Reasons and/or excuses – the current economy does not provide you with the time to deliver a litany of reasons and/or excuses for your failure(s). Granted, we don’t always succeed but dwelling on excuses will not take you forward it will chain you to the failures that are now in the past. You will lose your audience at because, as in: “we missed the last quarter’s targets because Sally’s team didn’t…” Ultimately, these terms must be replaced with:

  1. Results
  2. Plans
  3. Contingencies

Blame – employing this tactic will place you on the fast track to the door. Combine it with reasons or excuses and you’ll have a lot of spare time on your hands thinking about who to blame for your decimated bank account and vanishing employment opportunities.


No Apologies

Posted by Andrew Netschay, in Blog, Psychology, Sep 11, 2011

As a Leader, your decisions, statements and actions shape your company’s future. Your words impact the company’s stock price and the livelihoods of its employees. The ripple effect of an email leaving your Smartphone may be quantified in the millions.

There is no room for hesitation in your actions. Opening the door to doubt weakens your position. It’s akin to a boxer with a ‘pawing jab’; a tentative punch that does not put his opponent on the defensive. On the contrary it empowers his opponent to fiercely counter the tentative strike.

I’ve always taught my students not to ‘apologize’ with their jabs. Lack of commitment in their attack would leave them open to a well timed overhand right and a potential knock out.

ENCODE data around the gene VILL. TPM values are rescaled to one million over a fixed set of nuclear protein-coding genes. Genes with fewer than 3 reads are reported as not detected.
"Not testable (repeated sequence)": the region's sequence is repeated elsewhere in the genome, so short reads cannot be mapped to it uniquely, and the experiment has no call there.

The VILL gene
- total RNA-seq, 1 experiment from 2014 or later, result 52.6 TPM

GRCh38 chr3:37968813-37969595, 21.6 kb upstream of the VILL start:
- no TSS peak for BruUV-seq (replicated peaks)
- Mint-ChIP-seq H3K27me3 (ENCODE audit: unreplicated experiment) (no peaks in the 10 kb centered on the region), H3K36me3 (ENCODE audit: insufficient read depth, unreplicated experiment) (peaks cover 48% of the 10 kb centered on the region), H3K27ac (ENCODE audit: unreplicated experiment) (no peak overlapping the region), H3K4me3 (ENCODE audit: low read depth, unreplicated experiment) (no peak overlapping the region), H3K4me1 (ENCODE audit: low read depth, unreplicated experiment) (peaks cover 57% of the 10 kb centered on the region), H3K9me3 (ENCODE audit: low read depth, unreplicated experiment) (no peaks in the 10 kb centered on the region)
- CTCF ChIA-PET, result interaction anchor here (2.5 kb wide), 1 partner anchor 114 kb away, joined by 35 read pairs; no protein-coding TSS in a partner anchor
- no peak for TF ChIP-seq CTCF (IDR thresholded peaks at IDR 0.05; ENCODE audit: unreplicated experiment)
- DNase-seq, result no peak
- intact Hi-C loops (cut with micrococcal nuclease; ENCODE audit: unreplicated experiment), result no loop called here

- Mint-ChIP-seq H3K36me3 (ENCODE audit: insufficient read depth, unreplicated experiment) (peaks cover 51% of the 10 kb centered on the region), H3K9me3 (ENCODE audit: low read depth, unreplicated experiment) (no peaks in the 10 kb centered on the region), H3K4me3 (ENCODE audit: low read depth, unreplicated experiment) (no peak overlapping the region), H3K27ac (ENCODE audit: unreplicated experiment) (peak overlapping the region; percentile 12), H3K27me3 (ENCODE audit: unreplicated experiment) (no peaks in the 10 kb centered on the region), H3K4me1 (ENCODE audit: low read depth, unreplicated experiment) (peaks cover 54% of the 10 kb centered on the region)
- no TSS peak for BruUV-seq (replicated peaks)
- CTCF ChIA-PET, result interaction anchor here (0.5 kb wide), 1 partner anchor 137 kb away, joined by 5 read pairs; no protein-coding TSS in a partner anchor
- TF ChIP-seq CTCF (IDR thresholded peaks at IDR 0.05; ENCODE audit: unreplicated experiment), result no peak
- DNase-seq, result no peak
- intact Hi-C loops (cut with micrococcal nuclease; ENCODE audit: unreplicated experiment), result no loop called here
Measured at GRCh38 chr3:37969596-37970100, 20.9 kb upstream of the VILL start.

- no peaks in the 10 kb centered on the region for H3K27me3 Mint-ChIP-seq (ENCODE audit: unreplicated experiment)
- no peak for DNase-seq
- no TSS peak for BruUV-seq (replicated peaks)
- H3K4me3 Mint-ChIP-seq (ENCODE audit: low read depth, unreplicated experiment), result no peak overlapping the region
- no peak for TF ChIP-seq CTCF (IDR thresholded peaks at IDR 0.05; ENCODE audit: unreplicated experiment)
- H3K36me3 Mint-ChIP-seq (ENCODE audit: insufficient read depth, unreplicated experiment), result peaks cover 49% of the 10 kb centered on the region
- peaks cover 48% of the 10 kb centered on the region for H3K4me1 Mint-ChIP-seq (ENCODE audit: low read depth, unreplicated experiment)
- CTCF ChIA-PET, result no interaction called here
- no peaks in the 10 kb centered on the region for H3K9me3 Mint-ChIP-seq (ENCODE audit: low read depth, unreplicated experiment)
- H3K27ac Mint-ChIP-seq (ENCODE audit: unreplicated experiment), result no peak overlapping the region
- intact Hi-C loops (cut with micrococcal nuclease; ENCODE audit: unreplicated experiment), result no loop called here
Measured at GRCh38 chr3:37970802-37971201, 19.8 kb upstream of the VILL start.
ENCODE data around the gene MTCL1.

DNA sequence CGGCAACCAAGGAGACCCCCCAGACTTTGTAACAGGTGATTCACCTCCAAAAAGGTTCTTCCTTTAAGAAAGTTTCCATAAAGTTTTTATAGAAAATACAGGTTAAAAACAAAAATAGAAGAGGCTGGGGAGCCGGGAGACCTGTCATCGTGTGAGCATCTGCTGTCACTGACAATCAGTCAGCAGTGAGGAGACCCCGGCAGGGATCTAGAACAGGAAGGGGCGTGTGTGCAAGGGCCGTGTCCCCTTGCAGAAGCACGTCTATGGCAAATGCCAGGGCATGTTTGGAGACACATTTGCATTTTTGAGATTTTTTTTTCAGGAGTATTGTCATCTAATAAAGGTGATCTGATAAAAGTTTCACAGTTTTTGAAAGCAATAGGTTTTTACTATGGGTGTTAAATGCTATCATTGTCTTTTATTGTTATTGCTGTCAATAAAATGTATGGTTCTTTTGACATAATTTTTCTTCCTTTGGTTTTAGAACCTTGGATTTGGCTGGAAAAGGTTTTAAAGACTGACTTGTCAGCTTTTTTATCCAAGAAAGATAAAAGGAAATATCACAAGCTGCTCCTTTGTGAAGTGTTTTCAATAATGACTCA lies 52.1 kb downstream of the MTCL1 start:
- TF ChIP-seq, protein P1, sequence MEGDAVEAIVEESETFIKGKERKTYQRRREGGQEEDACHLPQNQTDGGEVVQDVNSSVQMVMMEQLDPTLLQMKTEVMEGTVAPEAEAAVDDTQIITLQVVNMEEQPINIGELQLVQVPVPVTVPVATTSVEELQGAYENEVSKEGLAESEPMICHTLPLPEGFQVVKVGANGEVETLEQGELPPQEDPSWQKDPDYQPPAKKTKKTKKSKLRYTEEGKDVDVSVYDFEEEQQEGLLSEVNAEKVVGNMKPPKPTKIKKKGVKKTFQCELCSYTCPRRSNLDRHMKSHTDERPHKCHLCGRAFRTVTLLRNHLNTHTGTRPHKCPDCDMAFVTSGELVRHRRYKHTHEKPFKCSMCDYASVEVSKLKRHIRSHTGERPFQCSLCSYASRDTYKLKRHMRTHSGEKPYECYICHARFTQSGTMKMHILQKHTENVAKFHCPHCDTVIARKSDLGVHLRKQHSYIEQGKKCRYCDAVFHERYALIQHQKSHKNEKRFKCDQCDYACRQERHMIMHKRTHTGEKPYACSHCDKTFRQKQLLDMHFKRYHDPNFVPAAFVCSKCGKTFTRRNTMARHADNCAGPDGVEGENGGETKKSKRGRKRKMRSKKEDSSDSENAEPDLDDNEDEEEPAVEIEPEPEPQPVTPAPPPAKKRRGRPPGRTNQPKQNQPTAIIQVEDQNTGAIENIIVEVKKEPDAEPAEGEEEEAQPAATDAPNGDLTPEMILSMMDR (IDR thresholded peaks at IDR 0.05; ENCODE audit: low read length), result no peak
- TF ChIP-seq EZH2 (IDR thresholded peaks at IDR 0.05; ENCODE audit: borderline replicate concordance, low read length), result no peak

Some trainers call this punching with ‘bad intentions’ – I view it as punching with purpose. Every action must have a defined objective; which brings us back to your next email or team meeting.

Have you determined what you want to achieve? How will you assert your position and ‘empower your troops?’ Punch through their doubts and uncertainties with the assertiveness you possess and don’t apologize; it’s not befitting a Leader.

Follow Through

Posted by Andrew Netschay, in Blog, Leadership, Psychology, Aug 27, 2011

Whether you’re breaking boards in a dojo or making commitments to your board, follow through is critical. The job is not done until you’ve confirmed it’s been done.

You’ve read the report cover to cover, you’ve held the finished product in your hand or your customer has thanked you for delivering a quality service on time (or ahead of schedule) and on budget.

These are all examples of follow through. Many leaders make the false assumption that simply directing their teams to deliver means they have. Risky move.

Any martial arts instructor, boxing coach or MMA trainer who understands how to achieve maximum impact, teaches his students to follow through the target. When a young Mike Tyson was quoted as saying he visualized punching his opponent’s nose bone through his brain; that was his way of explaining follow through. This may appear barbaric to some, but it effectively illustrates how effectiveness is not about ‘playing tag’, it’s all about following through.

Starting out in sales, most reps are instructed to follow-up. As a leader you follow through. Don’t just instruct your team to get the job done. Know that it’s done. That’s how you build consistency and a solid track record. That’s how you lead.